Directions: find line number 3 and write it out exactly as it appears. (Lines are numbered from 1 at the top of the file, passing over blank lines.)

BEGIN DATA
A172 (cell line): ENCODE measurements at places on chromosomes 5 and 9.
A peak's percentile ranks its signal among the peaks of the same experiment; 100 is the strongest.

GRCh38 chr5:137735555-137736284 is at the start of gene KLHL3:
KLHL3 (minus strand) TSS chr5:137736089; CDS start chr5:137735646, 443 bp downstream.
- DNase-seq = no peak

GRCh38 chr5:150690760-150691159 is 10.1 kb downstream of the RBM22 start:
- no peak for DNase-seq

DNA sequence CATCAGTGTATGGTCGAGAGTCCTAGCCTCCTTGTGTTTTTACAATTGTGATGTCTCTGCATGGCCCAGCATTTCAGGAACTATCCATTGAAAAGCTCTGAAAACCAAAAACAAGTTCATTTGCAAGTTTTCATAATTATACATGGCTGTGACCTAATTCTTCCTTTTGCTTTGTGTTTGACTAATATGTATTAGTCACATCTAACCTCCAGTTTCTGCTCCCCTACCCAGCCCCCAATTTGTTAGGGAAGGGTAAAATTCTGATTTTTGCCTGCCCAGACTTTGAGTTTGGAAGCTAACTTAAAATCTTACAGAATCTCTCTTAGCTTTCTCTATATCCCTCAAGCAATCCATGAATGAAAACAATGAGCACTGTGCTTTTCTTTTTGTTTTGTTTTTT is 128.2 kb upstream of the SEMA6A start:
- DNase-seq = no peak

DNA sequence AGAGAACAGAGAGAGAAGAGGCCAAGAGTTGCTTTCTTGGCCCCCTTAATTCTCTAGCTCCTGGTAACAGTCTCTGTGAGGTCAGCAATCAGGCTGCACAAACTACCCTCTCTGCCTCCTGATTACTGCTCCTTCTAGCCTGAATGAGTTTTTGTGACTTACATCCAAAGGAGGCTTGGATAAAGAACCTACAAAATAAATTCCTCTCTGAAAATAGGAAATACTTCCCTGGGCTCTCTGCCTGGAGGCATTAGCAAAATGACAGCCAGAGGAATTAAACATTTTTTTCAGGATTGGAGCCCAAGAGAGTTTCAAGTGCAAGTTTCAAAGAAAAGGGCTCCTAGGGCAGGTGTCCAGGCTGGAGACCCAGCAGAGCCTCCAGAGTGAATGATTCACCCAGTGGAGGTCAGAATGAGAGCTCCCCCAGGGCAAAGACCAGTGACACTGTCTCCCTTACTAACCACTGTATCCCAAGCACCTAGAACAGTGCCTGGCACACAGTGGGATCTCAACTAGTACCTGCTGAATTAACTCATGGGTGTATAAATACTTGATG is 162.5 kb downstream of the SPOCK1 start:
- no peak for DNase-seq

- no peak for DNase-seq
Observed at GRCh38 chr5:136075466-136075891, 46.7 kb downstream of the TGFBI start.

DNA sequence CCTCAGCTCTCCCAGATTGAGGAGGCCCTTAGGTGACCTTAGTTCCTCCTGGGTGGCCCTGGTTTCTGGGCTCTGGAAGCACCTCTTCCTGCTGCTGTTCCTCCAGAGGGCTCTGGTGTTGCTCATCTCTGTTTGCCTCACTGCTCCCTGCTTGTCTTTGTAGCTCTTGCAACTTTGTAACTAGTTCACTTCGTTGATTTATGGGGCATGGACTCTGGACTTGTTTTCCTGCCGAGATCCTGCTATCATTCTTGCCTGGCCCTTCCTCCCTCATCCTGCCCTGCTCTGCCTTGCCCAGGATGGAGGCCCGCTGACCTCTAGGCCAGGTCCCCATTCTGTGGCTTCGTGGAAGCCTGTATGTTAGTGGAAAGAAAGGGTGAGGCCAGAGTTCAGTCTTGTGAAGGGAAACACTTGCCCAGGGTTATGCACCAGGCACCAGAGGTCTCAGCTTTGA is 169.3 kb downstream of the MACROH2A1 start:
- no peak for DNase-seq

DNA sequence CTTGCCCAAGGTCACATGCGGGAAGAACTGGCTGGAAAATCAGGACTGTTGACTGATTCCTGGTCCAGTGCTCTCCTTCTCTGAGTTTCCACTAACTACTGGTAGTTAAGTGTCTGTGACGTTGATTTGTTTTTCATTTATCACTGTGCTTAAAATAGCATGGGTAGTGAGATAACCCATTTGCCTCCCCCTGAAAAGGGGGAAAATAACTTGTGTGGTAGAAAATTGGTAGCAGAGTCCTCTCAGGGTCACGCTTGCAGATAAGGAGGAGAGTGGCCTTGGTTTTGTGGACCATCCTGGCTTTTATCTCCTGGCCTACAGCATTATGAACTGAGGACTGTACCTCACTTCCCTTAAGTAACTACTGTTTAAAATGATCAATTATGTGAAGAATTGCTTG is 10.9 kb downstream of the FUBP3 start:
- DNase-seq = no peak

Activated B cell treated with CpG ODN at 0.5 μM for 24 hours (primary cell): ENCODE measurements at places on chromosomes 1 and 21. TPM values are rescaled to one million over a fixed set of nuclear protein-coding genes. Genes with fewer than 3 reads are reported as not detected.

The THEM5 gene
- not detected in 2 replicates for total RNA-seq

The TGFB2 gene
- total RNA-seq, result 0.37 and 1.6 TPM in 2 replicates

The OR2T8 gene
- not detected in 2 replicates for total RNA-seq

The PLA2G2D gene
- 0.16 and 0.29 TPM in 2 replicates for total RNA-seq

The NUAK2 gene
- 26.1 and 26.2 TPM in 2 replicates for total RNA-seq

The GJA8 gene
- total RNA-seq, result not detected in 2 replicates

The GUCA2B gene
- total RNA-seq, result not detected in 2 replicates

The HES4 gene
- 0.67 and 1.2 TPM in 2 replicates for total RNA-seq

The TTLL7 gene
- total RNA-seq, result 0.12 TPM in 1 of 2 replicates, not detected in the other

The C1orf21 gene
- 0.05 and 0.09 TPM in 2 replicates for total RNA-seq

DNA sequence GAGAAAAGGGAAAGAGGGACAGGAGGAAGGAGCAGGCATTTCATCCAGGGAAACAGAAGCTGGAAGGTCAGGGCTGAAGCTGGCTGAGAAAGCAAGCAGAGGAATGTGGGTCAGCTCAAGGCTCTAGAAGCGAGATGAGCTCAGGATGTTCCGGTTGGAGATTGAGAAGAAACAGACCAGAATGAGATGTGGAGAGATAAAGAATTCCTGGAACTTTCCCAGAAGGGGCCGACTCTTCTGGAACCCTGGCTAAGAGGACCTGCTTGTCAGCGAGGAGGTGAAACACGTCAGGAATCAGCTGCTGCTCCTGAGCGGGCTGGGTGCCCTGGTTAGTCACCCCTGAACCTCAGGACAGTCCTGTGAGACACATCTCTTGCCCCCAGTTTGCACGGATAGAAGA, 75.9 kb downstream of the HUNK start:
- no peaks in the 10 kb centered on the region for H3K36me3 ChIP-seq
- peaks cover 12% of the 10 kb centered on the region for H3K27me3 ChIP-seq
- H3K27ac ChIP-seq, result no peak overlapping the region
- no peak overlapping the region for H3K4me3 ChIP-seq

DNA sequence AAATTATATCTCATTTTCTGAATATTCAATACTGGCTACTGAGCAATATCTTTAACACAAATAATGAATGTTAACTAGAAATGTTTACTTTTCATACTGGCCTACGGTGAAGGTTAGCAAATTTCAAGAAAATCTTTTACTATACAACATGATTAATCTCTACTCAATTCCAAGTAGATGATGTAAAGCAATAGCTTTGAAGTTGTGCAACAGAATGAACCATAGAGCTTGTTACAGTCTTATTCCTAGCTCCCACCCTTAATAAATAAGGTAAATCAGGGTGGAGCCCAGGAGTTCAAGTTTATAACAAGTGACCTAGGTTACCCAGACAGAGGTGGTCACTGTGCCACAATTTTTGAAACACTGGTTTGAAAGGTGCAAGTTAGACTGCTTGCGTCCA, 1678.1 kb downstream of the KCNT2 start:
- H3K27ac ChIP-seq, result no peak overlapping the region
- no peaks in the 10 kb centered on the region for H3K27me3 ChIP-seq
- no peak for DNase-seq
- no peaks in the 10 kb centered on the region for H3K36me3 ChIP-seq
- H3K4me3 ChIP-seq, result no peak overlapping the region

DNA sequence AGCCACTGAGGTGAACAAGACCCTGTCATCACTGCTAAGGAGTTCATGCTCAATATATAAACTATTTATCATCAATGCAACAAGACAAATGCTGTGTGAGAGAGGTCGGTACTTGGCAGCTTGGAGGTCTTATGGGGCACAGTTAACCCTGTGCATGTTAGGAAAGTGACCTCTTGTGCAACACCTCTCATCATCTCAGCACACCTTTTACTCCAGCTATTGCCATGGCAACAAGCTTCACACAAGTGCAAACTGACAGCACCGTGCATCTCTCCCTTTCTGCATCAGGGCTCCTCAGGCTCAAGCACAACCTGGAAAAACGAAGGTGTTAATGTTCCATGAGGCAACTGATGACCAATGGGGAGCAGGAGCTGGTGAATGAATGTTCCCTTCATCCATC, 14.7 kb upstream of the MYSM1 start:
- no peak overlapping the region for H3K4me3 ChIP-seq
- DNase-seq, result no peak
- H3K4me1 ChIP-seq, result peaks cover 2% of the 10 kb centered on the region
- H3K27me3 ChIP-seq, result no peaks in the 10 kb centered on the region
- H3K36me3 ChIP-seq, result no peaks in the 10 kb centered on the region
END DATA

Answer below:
GRCh38 chr5:137735555-137736284 is at the start of gene KLHL3: